Taveuni Island – Fiji

Taveuni is known as the Garden Island of Fiji. It’s the third largest island full of rich volcanic soil and covered in thick, dense rainforest. 

The island can be reached by ferry or plane. Taking the ferry from Suva takes an average of 16 hours overnight, but it is a fraction of the cost of the flying. Most locals will take the ferry. Flights to Taveuni fly from Suva and Nadi multiple times a day. From Suva the flight takes about 20 minutes. Be warned it is a small, sixteen-seater plane. 

Taveuni is known as the Garden Island for the lush greenery and abundance of beauty. Bouma National Heritage Park takes up more than a third of the island. Hiking throughout the park is very popular. There are many birds and animals exclusive to the island that can be found here making it a nature lovers dream. During October to December, you can hike further up to Des Vouex in search of Fiji’s unofficial national flower, the Tagimoucia. The beautiful flower is found on Fiji’s $50 notes and has a love story/legend around it. Many Fijians see coming to Taveuni to find the flower as a right of passage or bucket list item.

Bouma  Falls are also found in Bouma National Heritage Park, and they are deemed the most iconic waterfalls in Fiji. The first waterfall is a short walk from the park’s visitor centre, followed by two other falls a longer trek away. Seeing the falls is worth the effort and after basking in their beauty you can cool down in natural swimming pools. 

Hiking Lavena Coast is a winding track which leads off the end of Lavena village to breathtaking beaches, across rock-strewn rivers, and into the jungle. The trek ends with a dip at the bottom of waterfalls. 

Many people come to the beautiful island of Taveuni not for the jungle, but for the water and the diving. The Rainbow Reef and Somosomo Strait are found off the island’s coast and filled with countless dive sites which are easily accessible. The Great White Wall is one of the top diving sites in the world. The water and weather conditions have to be perfect to dive the Wall, which limits the amount of days you can reach the site monthly. If you’re planning on diving in Taveuni reach out to local dive sites beforehand to see when the best diving is expected to be and plan to give yourself some extra days in case of weather delays.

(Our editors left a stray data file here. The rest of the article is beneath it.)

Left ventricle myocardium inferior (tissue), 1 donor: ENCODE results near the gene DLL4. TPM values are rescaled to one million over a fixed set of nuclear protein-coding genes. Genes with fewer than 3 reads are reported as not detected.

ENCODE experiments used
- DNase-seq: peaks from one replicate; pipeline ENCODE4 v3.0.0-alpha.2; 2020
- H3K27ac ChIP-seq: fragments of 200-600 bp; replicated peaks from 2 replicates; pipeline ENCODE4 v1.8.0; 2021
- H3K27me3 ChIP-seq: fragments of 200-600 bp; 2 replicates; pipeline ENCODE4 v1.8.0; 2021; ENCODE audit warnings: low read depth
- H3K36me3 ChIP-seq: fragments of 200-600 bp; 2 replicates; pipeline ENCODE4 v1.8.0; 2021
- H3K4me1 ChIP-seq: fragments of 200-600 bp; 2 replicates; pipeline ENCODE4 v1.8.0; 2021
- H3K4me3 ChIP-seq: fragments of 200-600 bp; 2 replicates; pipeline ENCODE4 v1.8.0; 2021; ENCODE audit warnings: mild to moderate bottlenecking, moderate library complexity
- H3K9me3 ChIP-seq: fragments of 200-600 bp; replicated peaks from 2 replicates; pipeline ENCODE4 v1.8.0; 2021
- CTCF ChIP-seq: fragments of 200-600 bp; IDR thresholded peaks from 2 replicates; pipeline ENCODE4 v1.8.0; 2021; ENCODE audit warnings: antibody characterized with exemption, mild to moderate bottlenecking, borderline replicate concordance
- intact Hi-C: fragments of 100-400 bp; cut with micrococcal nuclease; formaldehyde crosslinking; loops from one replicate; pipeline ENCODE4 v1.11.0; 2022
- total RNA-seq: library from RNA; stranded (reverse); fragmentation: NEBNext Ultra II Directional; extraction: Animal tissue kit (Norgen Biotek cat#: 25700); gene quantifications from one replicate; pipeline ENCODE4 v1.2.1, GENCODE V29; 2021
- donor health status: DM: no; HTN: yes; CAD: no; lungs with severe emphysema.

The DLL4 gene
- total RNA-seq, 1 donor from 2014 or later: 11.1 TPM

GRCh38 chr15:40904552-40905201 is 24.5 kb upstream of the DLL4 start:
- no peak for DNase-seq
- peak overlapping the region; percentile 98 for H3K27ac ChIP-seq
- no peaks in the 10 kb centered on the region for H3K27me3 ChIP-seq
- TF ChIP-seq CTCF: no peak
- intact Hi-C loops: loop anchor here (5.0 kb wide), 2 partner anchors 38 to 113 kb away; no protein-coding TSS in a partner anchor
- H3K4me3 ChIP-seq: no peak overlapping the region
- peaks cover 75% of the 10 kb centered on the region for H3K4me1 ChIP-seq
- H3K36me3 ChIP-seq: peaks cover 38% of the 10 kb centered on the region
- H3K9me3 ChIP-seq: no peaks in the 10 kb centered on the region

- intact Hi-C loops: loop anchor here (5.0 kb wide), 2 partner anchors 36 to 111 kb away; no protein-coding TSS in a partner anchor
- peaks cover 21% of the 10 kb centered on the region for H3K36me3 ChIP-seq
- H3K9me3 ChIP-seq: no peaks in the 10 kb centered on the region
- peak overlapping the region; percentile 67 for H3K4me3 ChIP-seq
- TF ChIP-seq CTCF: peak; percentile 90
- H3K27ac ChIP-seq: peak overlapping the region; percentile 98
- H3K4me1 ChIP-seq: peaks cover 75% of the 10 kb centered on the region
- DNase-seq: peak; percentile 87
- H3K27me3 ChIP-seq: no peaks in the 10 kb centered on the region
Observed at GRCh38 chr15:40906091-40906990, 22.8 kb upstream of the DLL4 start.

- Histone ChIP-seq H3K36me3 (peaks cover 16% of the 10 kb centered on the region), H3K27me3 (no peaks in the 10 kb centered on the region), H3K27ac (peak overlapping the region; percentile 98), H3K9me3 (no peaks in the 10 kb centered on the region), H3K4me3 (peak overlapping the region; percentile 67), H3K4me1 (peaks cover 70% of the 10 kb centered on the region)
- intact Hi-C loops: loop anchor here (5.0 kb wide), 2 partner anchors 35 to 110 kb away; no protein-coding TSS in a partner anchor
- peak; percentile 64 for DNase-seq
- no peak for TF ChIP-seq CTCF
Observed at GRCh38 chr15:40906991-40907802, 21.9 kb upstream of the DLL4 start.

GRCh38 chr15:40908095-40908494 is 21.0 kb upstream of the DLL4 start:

Beyond exploring the island and surrounding waters there’s also several boat day trips to smaller more remote islands. These tours will be offered at your accommodation and will usually run with a minimum amount of people signed up.

Taveuni is absolutely gorgeous and a highlight of my Fiji trip. It’s not easy to get to, but I think the voyage out here is totally worth it. You could easily spend a week or more if you’re planning on diving. It’s truly paradise. I was here in March and the weather was perfect. The mosquitos were not as prevalent as they were on the mainland. April and May leads into cyclone season and heavy rainfall. If I get back to Fiji I would love to come to Taveuni between October and December and try to find the Tagimoucia flower.

Mantaray Island – Fiji

The next island stop is Mantaray Island Resort. The resort is located on Nanuya Baklava Island in the Naviti group of the Yasawa Islands, but it’s nicknamed Manatay Island because of the abundance of sea creatures during the appropriate season (May-October). I unfortunately didn’t see any mantarays, but that’s all good because everything about the stay was perfect. 

Every resort has a specific look. At Wayalaili the workers wore traditional, colorful clothes; Blue Lagoon had specific uniforms and they were all blue (naturally); at Mantaray the color of most of the staff shirts were red and black for the activity/dive staff. The red was such a good choice. It’s vibrant and therefore stands out next to the greenery of the island and the blue of the ocean. Right off the bat there’s a high air of professionalism. We are greeted with a singing Fijian welcome when coming ashore and then ushered into a beautiful outdoor bar/lounging area. 

Tree House Bure

We were staying here for two nights and booked the tree house bure. The first night was my birthday and opted for the luxury of not being in a dorm on my birthday. However, the dorms at Mantaray really aren’t that bad. There are a lot of people in the room, but it’s designed that you only see three other beds from where you sleep. The room was also air-conditioned so very cool 24/7. However, for the two nights we didn’t have to deal with sleeping in a dorm. Woo! The room was pretty small with just enough room to walk around between the bed, side tables, and our luggage. It’s not a space you are meant to spend much time in because there’s so much to do on the island. 

The rooms don’t have an ensuite bathroom and have a bathroom area. There’s three showers on the ground area, but to access the toilets they are up a set of stairs. This is because they are compostable toilets a.k.a. not flushing toilets. Pretty unique, but they are constantly cleaned so you barely notice. I actually liked them oddly enough.

Food

Now lets talk about the best part of Mantaray. Again there was a compulsory meal plan of  $ FJ /person per day. Notice this is only a bit more expensive than the others and it was so much better. The breakfast buffet had an array of cold options (cereal, yogurt, fruit, etc.) to hot options (like pancakes, beans, fried rice?, and more), and then an eggs station. For lunch you had your choice off of a menu of about 10ish options. Then dinner was the highlight – first course was a soup with bread, choice of starter, choice of main, and dessert. It was a generous amount of food throughout the day. Sure you had to walk up a lot of stairs to get there so you were working for it.